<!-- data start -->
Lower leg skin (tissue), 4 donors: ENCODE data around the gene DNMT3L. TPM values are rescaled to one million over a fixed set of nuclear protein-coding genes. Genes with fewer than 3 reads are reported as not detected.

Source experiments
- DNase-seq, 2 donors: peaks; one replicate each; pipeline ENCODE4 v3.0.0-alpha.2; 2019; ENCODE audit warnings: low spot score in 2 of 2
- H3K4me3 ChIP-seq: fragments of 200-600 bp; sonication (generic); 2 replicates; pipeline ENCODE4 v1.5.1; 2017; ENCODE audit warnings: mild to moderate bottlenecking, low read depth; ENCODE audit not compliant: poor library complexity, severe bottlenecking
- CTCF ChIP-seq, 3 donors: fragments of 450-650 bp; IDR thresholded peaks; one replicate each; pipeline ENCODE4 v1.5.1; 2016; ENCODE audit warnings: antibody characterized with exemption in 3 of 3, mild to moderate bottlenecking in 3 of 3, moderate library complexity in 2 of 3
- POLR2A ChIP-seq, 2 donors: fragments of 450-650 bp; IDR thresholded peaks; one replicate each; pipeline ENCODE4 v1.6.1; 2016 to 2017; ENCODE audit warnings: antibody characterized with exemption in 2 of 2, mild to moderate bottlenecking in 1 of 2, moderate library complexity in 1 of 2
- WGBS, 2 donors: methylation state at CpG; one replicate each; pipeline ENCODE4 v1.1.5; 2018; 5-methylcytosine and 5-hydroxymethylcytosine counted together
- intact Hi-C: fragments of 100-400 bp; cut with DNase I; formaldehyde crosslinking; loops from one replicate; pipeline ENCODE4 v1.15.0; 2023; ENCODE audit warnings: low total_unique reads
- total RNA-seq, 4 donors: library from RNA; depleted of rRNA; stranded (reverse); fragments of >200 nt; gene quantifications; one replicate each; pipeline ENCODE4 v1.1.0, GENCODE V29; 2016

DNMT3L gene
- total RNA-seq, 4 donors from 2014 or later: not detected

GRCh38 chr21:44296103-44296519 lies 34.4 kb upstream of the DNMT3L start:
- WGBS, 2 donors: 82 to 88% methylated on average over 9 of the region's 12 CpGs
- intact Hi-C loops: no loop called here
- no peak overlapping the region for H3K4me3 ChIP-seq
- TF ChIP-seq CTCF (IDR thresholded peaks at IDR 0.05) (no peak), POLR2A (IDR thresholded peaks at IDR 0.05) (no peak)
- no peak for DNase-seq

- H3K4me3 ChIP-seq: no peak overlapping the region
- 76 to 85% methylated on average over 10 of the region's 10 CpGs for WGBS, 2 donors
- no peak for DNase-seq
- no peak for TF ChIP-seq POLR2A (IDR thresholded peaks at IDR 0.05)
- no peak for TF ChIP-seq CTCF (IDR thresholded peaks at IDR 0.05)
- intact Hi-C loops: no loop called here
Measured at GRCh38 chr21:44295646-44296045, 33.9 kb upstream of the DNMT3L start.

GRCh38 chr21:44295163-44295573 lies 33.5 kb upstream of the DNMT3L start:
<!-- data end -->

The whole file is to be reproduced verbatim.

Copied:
Lower leg skin (tissue), 4 donors: ENCODE data around the gene DNMT3L. TPM values are rescaled to one million over a fixed set of nuclear protein-coding genes. Genes with fewer than 3 reads are reported as not detected.

Source experiments
- DNase-seq, 2 donors: peaks; one replicate each; pipeline ENCODE4 v3.0.0-alpha.2; 2019; ENCODE audit warnings: low spot score in 2 of 2
- H3K4me3 ChIP-seq: fragments of 200-600 bp; sonication (generic); 2 replicates; pipeline ENCODE4 v1.5.1; 2017; ENCODE audit warnings: mild to moderate bottlenecking, low read depth; ENCODE audit not compliant: poor library complexity, severe bottlenecking
- CTCF ChIP-seq, 3 donors: fragments of 450-650 bp; IDR thresholded peaks; one replicate each; pipeline ENCODE4 v1.5.1; 2016; ENCODE audit warnings: antibody characterized with exemption in 3 of 3, mild to moderate bottlenecking in 3 of 3, moderate library complexity in 2 of 3
- POLR2A ChIP-seq, 2 donors: fragments of 450-650 bp; IDR thresholded peaks; one replicate each; pipeline ENCODE4 v1.6.1; 2016 to 2017; ENCODE audit warnings: antibody characterized with exemption in 2 of 2, mild to moderate bottlenecking in 1 of 2, moderate library complexity in 1 of 2
- WGBS, 2 donors: methylation state at CpG; one replicate each; pipeline ENCODE4 v1.1.5; 2018; 5-methylcytosine and 5-hydroxymethylcytosine counted together
- intact Hi-C: fragments of 100-400 bp; cut with DNase I; formaldehyde crosslinking; loops from one replicate; pipeline ENCODE4 v1.15.0; 2023; ENCODE audit warnings: low total_unique reads
- total RNA-seq, 4 donors: library from RNA; depleted of rRNA; stranded (reverse); fragments of >200 nt; gene quantifications; one replicate each; pipeline ENCODE4 v1.1.0, GENCODE V29; 2016

DNMT3L gene
- total RNA-seq, 4 donors from 2014 or later: not detected

GRCh38 chr21:44296103-44296519 lies 34.4 kb upstream of the DNMT3L start:
- WGBS, 2 donors: 82 to 88% methylated on average over 9 of the region's 12 CpGs
- intact Hi-C loops: no loop called here
- no peak overlapping the region for H3K4me3 ChIP-seq
- TF ChIP-seq CTCF (IDR thresholded peaks at IDR 0.05) (no peak), POLR2A (IDR thresholded peaks at IDR 0.05) (no peak)
- no peak for DNase-seq

- H3K4me3 ChIP-seq: no peak overlapping the region
- 76 to 85% methylated on average over 10 of the region's 10 CpGs for WGBS, 2 donors
- no peak for DNase-seq
- no peak for TF ChIP-seq POLR2A (IDR thresholded peaks at IDR 0.05)
- no peak for TF ChIP-seq CTCF (IDR thresholded peaks at IDR 0.05)
- intact Hi-C loops: no loop called here
Measured at GRCh38 chr21:44295646-44296045, 33.9 kb upstream of the DNMT3L start.

GRCh38 chr21:44295163-44295573 lies 33.5 kb upstream of the DNMT3L start: